Starlab - Where Science turns into future technologies

Welcome to Starlab

Where science turns into the technologies of the future

Space

galileo.jpg

Starlab Space activities are handled by two synergic Business Units: Space Engineering and Star2Earth.

Starlab Space activities are handled by two synergic Business Units: Space Engineering and Star2Earth.

Products

placa_altera.gif

We transform our R&D capability into innovative technology

Neuroscience

nico_small.gif

Advanced data analysis and custom solutions for brain monitoring and neuromodulation

Services

hand_value_adding.gif

Putting science and research at the service of specific client challenges

Introducing Starlab Ltd.

Starlab Ltd, founded in 2013, is a private company based in the Harwell Science and Innovation Campus, Oxfordshire (UK). Like its Spanish sister, Starlab Ltd is to provide R&D solutions and services to institutional and private customers, and aims at bridging the gap between research and society through the development of novel solutions. The two companies share the same mission and scope.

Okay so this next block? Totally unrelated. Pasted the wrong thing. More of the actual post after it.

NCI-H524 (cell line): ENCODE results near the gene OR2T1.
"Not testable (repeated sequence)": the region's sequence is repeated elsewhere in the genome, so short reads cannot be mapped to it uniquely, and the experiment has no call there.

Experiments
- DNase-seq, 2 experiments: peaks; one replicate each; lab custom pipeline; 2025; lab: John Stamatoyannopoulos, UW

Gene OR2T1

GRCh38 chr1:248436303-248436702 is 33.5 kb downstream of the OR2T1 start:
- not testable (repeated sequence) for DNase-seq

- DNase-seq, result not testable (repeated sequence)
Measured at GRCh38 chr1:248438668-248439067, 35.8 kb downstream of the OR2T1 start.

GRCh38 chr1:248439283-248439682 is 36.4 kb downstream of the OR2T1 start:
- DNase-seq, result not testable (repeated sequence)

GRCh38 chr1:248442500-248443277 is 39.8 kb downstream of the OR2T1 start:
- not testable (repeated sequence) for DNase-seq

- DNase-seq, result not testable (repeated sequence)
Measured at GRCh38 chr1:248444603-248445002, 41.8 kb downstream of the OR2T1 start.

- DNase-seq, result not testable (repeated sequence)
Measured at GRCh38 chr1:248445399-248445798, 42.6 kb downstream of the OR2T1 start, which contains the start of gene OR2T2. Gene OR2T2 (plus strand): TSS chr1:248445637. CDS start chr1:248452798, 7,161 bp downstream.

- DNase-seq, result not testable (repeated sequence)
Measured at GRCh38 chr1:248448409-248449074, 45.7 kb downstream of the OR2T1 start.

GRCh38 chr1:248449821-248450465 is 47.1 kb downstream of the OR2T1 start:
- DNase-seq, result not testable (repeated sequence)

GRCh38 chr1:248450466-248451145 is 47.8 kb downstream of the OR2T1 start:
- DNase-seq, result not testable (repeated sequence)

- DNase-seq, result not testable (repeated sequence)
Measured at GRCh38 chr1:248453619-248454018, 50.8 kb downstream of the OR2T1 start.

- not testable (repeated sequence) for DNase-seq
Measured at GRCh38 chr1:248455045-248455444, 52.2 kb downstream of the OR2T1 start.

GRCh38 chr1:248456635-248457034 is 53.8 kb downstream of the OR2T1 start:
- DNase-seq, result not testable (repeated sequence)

Starlab Ltd is currently focusing on the definition of innovative sensors and algorithms for applications in Earth Observation, both from the scientific and operational points of view. We study and develop new space sensors and mission concepts for environmental monitoring: innovative radar concepts, radar altimetry, Synthetic Aperture Radar and Global Navigation Satellite Systems (GNSS) signals for Earth Observation are the key areas of expertise.

Starlab Ltd. positions itself as a Value Added Company (VAC) in the provision of operational environmental services. Our downstream market for EO based applications comprises water quality monitoring, determination of snow-coverage, change detection, vegetation monitoring, and soil moisture mapping, together with new operational services and products in the field of wind retrieval and water resources.

We are recruiting! Please follow this link to access the job description of the open vacancies.


Image Credits: ESA